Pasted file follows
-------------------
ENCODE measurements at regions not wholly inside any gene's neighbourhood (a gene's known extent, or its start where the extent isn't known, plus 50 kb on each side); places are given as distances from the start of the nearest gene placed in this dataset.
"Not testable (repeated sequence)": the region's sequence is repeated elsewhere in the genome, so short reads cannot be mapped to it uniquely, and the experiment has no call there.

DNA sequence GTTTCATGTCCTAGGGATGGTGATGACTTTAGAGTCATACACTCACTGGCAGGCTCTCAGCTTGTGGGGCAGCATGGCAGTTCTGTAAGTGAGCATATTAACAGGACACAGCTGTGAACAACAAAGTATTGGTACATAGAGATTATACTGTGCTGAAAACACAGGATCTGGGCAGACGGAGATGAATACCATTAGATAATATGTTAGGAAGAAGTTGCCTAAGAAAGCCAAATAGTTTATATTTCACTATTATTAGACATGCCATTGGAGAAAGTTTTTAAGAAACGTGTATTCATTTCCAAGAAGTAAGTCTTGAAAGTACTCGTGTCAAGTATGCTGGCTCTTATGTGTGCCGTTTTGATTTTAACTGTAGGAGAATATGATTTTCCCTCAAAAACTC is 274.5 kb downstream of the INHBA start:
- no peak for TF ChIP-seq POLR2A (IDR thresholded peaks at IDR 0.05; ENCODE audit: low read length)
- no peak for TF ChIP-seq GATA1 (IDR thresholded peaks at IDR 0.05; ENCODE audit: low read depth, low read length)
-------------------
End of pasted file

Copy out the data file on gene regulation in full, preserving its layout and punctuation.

ENCODE measurements at regions not wholly inside any gene's neighbourhood (a gene's known extent, or its start where the extent isn't known, plus 50 kb on each side); places are given as distances from the start of the nearest gene placed in this dataset.
"Not testable (repeated sequence)": the region's sequence is repeated elsewhere in the genome, so short reads cannot be mapped to it uniquely, and the experiment has no call there.

DNA sequence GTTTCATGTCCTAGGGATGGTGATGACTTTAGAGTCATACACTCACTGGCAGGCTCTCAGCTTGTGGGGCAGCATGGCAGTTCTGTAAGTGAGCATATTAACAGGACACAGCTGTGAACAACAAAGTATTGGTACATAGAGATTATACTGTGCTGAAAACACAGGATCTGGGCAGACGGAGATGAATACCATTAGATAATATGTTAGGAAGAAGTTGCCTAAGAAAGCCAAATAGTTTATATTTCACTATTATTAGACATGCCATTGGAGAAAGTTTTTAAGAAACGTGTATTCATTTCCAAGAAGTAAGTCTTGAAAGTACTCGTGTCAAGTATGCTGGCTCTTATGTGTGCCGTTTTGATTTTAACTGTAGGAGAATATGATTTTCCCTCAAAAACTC is 274.5 kb downstream of the INHBA start:
- no peak for TF ChIP-seq POLR2A (IDR thresholded peaks at IDR 0.05; ENCODE audit: low read length)
- no peak for TF ChIP-seq GATA1 (IDR thresholded peaks at IDR 0.05; ENCODE audit: low read depth, low read length)